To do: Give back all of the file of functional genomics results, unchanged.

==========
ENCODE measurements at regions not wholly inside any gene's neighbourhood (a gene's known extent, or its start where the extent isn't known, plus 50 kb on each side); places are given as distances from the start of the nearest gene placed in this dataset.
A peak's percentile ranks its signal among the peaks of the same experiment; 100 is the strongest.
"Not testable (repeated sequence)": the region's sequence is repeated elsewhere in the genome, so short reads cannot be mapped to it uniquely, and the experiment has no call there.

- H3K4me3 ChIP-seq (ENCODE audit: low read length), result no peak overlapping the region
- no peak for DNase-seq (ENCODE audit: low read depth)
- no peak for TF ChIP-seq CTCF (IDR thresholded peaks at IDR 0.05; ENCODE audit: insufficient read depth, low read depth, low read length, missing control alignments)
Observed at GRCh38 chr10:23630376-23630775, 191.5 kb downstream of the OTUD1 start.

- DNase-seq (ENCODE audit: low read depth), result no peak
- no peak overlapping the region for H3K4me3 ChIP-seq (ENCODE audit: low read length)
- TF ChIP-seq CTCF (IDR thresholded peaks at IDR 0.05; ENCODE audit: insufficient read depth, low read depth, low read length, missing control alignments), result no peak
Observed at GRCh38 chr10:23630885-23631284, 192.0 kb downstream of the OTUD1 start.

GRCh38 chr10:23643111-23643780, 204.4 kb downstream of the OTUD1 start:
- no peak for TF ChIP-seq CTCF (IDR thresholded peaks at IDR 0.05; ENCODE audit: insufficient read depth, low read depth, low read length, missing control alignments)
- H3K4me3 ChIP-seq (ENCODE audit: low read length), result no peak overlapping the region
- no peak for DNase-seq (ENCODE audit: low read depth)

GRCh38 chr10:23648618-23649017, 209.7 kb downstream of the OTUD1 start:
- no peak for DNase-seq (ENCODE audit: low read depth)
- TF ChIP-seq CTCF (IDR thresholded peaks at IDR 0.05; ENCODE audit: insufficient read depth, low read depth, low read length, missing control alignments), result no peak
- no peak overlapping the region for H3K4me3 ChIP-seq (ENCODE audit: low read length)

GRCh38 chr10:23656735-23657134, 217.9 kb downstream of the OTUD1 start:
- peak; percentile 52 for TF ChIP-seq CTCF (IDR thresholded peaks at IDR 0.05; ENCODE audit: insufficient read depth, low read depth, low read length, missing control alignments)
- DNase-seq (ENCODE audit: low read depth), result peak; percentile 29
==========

ENCODE measurements at regions not wholly inside any gene's neighbourhood (a gene's known extent, or its start where the extent isn't known, plus 50 kb on each side); places are given as distances from the start of the nearest gene placed in this dataset.
A peak's percentile ranks its signal among the peaks of the same experiment; 100 is the strongest.
"Not testable (repeated sequence)": the region's sequence is repeated elsewhere in the genome, so short reads cannot be mapped to it uniquely, and the experiment has no call there.

- H3K4me3 ChIP-seq (ENCODE audit: low read length), result no peak overlapping the region
- no peak for DNase-seq (ENCODE audit: low read depth)
- no peak for TF ChIP-seq CTCF (IDR thresholded peaks at IDR 0.05; ENCODE audit: insufficient read depth, low read depth, low read length, missing control alignments)
Observed at GRCh38 chr10:23630376-23630775, 191.5 kb downstream of the OTUD1 start.

- DNase-seq (ENCODE audit: low read depth), result no peak
- no peak overlapping the region for H3K4me3 ChIP-seq (ENCODE audit: low read length)
- TF ChIP-seq CTCF (IDR thresholded peaks at IDR 0.05; ENCODE audit: insufficient read depth, low read depth, low read length, missing control alignments), result no peak
Observed at GRCh38 chr10:23630885-23631284, 192.0 kb downstream of the OTUD1 start.

GRCh38 chr10:23643111-23643780, 204.4 kb downstream of the OTUD1 start:
- no peak for TF ChIP-seq CTCF (IDR thresholded peaks at IDR 0.05; ENCODE audit: insufficient read depth, low read depth, low read length, missing control alignments)
- H3K4me3 ChIP-seq (ENCODE audit: low read length), result no peak overlapping the region
- no peak for DNase-seq (ENCODE audit: low read depth)

GRCh38 chr10:23648618-23649017, 209.7 kb downstream of the OTUD1 start:
- no peak for DNase-seq (ENCODE audit: low read depth)
- TF ChIP-seq CTCF (IDR thresholded peaks at IDR 0.05; ENCODE audit: insufficient read depth, low read depth, low read length, missing control alignments), result no peak
- no peak overlapping the region for H3K4me3 ChIP-seq (ENCODE audit: low read length)

GRCh38 chr10:23656735-23657134, 217.9 kb downstream of the OTUD1 start:
- peak; percentile 52 for TF ChIP-seq CTCF (IDR thresholded peaks at IDR 0.05; ENCODE audit: insufficient read depth, low read depth, low read length, missing control alignments)
- DNase-seq (ENCODE audit: low read depth), result peak; percentile 29